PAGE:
And then I got a handful of sugar snap peas:

There are quite a few blossoms still on the vine so I hope despite the heat it's just the beginning of the peas.  It's supposed to be 100+ here for the next 3 days.  So early to be this hot...

In sad garden news...

All 11 of my giant swallowtail butterfly caterpillars were gone when I got home from work last night.  I presume a bird ate them.  I had been checking on them every morning and every evening... so fun to watch them grow so fast...  Sigh.  I guess the plant was sort of exposed.  I need to plant some additional growth around them for camoflauge.  Sorry my little friends... If I see more eggs laid I am so putting netting over the rue!

And then this!  I don't think any words are necessary except one:  Squirrels.

On a less tragic note, nine of my ten asparagus plants are up... my cucumbers are getting bigger... the sunflowers are getting so tall... many types of flowers in my butterfly bed are blooming (most of which I cannot identify.)  No blossoms yet on the watermelon or the birdhouse gourds... 
My yellow squash and my zucchini squash are monstrously huge and just covered in blossoms.  But no squash!  I've had blossoms for WEEKS.  Sunday I went to Redenta's and asked Bucky what he thought the problem might be.  His first thought?  Pollination.  "Do you have any bees?" he asked me.  Yes, I have bees -- they love all my butterfly garden plants front and back.  And I have cucumbers, and presumably they also required pollination.  So then he tells me I can pollinate the squash myself, by taking a male squash blossom and touching it to the female squash blossom.  "Basically," he said, and I quote, "you have to have sex with your squash."   "But what will my neighbors say?!"  He explained how to tell the difference between the types of blossom, and home I went.  Examined the blossoms... but for the life of me I couldn't tell which was which.  I decided I'd have to look that up.  And then last night I was out, and what did I see?  Bees!  In the sqsuash blossoms!!  So now I'll wait and see... I'm keeping my fingers crossed.

Monday, June 13, 2011

Feed the German!!

Congratulations to our Dallas Mavericks!!!  Whew -- what a night!

Dirk Nowitzki

Happy 2nd Anniversary to Me!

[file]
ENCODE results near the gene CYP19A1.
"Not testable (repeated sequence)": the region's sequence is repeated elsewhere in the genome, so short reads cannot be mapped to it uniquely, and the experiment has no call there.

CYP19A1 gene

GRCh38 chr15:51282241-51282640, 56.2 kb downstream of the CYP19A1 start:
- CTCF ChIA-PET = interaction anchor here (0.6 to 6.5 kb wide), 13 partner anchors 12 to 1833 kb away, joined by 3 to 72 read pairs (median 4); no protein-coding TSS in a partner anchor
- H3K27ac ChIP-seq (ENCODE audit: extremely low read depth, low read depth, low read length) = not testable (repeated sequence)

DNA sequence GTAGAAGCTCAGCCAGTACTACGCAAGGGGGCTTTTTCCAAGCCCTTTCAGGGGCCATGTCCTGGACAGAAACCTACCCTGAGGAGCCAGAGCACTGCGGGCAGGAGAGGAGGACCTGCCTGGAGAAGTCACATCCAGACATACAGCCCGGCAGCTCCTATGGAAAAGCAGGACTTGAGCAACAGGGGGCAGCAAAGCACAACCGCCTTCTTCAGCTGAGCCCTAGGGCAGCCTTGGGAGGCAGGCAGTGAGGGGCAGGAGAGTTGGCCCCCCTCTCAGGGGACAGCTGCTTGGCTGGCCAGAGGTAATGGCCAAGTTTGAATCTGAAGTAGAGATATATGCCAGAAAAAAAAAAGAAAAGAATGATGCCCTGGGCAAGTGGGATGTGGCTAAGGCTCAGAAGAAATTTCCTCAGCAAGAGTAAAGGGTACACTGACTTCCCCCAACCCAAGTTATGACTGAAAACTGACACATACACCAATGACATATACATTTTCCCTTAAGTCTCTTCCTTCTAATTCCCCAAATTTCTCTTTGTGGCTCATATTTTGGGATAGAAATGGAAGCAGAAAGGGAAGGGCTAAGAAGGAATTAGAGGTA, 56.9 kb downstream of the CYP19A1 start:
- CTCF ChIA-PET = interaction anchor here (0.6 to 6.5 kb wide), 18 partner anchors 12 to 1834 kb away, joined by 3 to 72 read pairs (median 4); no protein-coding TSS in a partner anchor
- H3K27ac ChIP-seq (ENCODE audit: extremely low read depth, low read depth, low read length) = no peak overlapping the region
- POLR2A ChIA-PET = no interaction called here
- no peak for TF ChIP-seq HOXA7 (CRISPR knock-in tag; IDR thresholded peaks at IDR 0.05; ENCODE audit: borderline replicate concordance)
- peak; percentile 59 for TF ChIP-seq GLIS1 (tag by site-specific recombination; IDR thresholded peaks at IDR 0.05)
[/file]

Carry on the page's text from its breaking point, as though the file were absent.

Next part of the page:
Today is my 2 year anniversary of moving into my little house! It seems like I just got here, and at the same time it seems like a lifetime ago. I think that is a good sign... don't you?

I have really happy memories -- and/but it was such an emotionally charged time. I remember I closed on my house the Friday before we picked our jury for trial -- note to self:  Do not ever buy a house and get ready for trial at the same time...

And so although the house was mine, I had to wait a few weeks before I could even set foot in it; I simply didn't have an hour to spare to go do a quick walk through and hug the walls. While I was in trial, Red checked on things for me and managed the new roof installation for me so that I could get home owner's insurance. Thanks Red!

And then -- the jury came back in our favor -- and in the post-trial haze the movers came and loaded the truck -- Vic did some remodeling, Red and I did a few trips of random items with his truck, and I went to pick up Cole at the airport.

We three unpacked boxes, sipped champagne and laughed. A LOT. I still laugh when I think about that weekend.  Unpacking was especially entertaining because I hadn't packed things myself; I had hired a guy from the Wholefoods coffee bar to pack for me.  I had no time but had extra cash.  He had extra time and needed cash.  And then he labeled them with terms like this -- I never knew what would be in any given box:

I mean, who wouldn't laugh at that?

Taking a break to survey my new kingdom
And so, tonight I'll take a moment to sit down, and look around me, and raise a glass of bubbly to commemorate the day.  Cheers!